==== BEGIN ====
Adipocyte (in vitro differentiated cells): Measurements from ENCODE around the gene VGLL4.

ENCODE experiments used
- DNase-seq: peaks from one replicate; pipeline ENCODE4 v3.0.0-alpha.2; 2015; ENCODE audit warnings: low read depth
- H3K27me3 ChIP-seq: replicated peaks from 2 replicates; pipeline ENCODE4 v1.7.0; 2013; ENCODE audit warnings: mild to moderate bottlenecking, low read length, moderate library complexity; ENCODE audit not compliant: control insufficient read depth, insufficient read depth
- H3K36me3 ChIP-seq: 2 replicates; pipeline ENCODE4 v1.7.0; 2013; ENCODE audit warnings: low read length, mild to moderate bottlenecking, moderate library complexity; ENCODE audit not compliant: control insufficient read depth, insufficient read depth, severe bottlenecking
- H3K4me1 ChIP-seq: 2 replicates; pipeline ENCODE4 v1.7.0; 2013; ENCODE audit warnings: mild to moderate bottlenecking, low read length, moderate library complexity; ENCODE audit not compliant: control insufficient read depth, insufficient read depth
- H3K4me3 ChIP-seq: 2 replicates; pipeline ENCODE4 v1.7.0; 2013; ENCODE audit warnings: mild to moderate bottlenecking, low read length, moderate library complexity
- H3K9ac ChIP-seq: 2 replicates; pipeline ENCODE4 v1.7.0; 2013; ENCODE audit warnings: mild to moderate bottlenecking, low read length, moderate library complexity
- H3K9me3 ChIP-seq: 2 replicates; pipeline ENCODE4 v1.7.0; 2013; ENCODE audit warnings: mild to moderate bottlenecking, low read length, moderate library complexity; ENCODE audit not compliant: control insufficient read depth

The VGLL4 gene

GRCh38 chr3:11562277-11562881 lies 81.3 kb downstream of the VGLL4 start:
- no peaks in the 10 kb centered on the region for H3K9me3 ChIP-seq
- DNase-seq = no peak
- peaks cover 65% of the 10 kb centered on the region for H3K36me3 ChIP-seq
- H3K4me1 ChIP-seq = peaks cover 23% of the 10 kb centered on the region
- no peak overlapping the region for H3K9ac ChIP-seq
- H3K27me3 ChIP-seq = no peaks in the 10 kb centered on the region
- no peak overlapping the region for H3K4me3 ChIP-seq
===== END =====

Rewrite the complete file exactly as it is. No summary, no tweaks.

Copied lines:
Adipocyte (in vitro differentiated cells): Measurements from ENCODE around the gene VGLL4.

ENCODE experiments used
- DNase-seq: peaks from one replicate; pipeline ENCODE4 v3.0.0-alpha.2; 2015; ENCODE audit warnings: low read depth
- H3K27me3 ChIP-seq: replicated peaks from 2 replicates; pipeline ENCODE4 v1.7.0; 2013; ENCODE audit warnings: mild to moderate bottlenecking, low read length, moderate library complexity; ENCODE audit not compliant: control insufficient read depth, insufficient read depth
- H3K36me3 ChIP-seq: 2 replicates; pipeline ENCODE4 v1.7.0; 2013; ENCODE audit warnings: low read length, mild to moderate bottlenecking, moderate library complexity; ENCODE audit not compliant: control insufficient read depth, insufficient read depth, severe bottlenecking
- H3K4me1 ChIP-seq: 2 replicates; pipeline ENCODE4 v1.7.0; 2013; ENCODE audit warnings: mild to moderate bottlenecking, low read length, moderate library complexity; ENCODE audit not compliant: control insufficient read depth, insufficient read depth
- H3K4me3 ChIP-seq: 2 replicates; pipeline ENCODE4 v1.7.0; 2013; ENCODE audit warnings: mild to moderate bottlenecking, low read length, moderate library complexity
- H3K9ac ChIP-seq: 2 replicates; pipeline ENCODE4 v1.7.0; 2013; ENCODE audit warnings: mild to moderate bottlenecking, low read length, moderate library complexity
- H3K9me3 ChIP-seq: 2 replicates; pipeline ENCODE4 v1.7.0; 2013; ENCODE audit warnings: mild to moderate bottlenecking, low read length, moderate library complexity; ENCODE audit not compliant: control insufficient read depth

The VGLL4 gene

GRCh38 chr3:11562277-11562881 lies 81.3 kb downstream of the VGLL4 start:
- no peaks in the 10 kb centered on the region for H3K9me3 ChIP-seq
- DNase-seq = no peak
- peaks cover 65% of the 10 kb centered on the region for H3K36me3 ChIP-seq
- H3K4me1 ChIP-seq = peaks cover 23% of the 10 kb centered on the region
- no peak overlapping the region for H3K9ac ChIP-seq
- H3K27me3 ChIP-seq = no peaks in the 10 kb centered on the region
- no peak overlapping the region for H3K4me3 ChIP-seq